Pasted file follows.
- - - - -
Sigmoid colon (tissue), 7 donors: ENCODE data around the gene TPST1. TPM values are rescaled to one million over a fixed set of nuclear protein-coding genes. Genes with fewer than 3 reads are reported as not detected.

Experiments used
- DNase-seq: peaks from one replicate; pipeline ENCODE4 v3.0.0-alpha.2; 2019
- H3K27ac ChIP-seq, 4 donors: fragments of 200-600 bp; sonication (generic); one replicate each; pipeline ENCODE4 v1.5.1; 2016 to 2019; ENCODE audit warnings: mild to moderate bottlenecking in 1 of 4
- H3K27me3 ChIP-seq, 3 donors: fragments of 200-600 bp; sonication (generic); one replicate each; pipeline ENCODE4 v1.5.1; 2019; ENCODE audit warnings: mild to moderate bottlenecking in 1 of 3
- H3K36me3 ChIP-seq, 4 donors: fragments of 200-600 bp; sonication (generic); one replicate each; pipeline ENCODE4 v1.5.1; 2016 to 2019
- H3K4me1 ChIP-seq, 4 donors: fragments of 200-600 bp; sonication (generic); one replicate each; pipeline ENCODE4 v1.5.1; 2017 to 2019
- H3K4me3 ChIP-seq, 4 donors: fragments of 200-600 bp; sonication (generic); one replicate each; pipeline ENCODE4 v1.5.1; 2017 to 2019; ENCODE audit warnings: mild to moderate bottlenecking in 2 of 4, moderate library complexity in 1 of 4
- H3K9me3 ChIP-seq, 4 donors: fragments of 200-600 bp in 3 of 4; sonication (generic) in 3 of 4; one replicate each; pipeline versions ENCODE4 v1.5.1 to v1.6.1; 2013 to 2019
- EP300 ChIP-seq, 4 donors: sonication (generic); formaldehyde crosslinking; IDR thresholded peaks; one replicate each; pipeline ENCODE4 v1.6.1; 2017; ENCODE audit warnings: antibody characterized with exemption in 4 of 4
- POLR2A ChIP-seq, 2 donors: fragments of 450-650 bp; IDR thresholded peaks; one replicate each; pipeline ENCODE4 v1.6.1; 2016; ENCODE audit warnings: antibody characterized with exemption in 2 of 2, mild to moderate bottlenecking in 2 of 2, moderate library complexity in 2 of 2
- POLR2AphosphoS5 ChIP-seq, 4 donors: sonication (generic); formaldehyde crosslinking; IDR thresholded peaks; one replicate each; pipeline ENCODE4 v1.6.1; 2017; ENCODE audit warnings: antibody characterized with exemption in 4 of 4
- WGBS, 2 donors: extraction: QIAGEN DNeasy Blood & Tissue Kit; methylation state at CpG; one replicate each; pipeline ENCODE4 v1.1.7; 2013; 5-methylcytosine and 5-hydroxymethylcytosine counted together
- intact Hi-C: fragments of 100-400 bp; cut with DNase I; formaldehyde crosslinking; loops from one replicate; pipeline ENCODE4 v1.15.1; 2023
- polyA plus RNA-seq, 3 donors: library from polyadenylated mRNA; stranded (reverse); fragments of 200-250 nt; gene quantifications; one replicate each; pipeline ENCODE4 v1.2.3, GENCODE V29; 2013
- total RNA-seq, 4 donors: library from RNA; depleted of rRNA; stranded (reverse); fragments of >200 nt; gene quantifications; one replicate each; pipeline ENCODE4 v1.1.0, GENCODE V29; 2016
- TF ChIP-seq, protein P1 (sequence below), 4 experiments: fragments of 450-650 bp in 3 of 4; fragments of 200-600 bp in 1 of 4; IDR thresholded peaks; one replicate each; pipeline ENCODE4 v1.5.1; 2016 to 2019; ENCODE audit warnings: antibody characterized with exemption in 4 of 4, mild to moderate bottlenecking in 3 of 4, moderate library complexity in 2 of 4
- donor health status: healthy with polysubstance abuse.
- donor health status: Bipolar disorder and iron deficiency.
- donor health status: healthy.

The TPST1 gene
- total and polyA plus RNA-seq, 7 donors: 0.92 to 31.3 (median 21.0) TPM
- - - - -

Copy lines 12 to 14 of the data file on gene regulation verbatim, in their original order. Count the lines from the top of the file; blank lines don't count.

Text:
- POLR2AphosphoS5 ChIP-seq, 4 donors: sonication (generic); formaldehyde crosslinking; IDR thresholded peaks; one replicate each; pipeline ENCODE4 v1.6.1; 2017; ENCODE audit warnings: antibody characterized with exemption in 4 of 4
- WGBS, 2 donors: extraction: QIAGEN DNeasy Blood & Tissue Kit; methylation state at CpG; one replicate each; pipeline ENCODE4 v1.1.7; 2013; 5-methylcytosine and 5-hydroxymethylcytosine counted together
- intact Hi-C: fragments of 100-400 bp; cut with DNase I; formaldehyde crosslinking; loops from one replicate; pipeline ENCODE4 v1.15.1; 2023